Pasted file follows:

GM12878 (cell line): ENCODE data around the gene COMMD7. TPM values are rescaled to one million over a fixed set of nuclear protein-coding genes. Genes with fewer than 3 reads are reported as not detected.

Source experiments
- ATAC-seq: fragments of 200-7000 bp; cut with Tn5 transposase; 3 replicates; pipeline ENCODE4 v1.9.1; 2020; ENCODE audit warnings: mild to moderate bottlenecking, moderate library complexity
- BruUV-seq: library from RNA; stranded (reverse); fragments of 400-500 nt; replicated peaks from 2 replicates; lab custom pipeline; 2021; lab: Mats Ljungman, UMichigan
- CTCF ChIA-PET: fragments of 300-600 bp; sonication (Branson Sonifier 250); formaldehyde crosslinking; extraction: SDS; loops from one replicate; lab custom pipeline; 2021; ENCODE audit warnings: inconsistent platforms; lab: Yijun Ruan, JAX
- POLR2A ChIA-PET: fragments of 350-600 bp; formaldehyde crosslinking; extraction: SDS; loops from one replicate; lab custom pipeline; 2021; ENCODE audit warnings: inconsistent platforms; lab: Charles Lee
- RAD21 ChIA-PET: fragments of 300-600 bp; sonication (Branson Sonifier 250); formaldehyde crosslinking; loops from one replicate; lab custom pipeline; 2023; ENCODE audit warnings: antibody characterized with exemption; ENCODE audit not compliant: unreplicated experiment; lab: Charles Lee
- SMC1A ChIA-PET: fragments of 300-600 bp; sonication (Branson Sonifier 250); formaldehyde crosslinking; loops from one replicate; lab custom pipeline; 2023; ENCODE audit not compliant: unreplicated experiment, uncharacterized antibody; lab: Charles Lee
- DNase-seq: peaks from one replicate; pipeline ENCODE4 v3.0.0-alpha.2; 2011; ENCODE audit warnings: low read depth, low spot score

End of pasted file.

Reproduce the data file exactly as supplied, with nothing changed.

GM12878 (cell line): ENCODE data around the gene COMMD7. TPM values are rescaled to one million over a fixed set of nuclear protein-coding genes. Genes with fewer than 3 reads are reported as not detected.

Source experiments
- ATAC-seq: fragments of 200-7000 bp; cut with Tn5 transposase; 3 replicates; pipeline ENCODE4 v1.9.1; 2020; ENCODE audit warnings: mild to moderate bottlenecking, moderate library complexity
- BruUV-seq: library from RNA; stranded (reverse); fragments of 400-500 nt; replicated peaks from 2 replicates; lab custom pipeline; 2021; lab: Mats Ljungman, UMichigan
- CTCF ChIA-PET: fragments of 300-600 bp; sonication (Branson Sonifier 250); formaldehyde crosslinking; extraction: SDS; loops from one replicate; lab custom pipeline; 2021; ENCODE audit warnings: inconsistent platforms; lab: Yijun Ruan, JAX
- POLR2A ChIA-PET: fragments of 350-600 bp; formaldehyde crosslinking; extraction: SDS; loops from one replicate; lab custom pipeline; 2021; ENCODE audit warnings: inconsistent platforms; lab: Charles Lee
- RAD21 ChIA-PET: fragments of 300-600 bp; sonication (Branson Sonifier 250); formaldehyde crosslinking; loops from one replicate; lab custom pipeline; 2023; ENCODE audit warnings: antibody characterized with exemption; ENCODE audit not compliant: unreplicated experiment; lab: Charles Lee
- SMC1A ChIA-PET: fragments of 300-600 bp; sonication (Branson Sonifier 250); formaldehyde crosslinking; loops from one replicate; lab custom pipeline; 2023; ENCODE audit not compliant: unreplicated experiment, uncharacterized antibody; lab: Charles Lee
- DNase-seq: peaks from one replicate; pipeline ENCODE4 v3.0.0-alpha.2; 2011; ENCODE audit warnings: low read depth, low spot score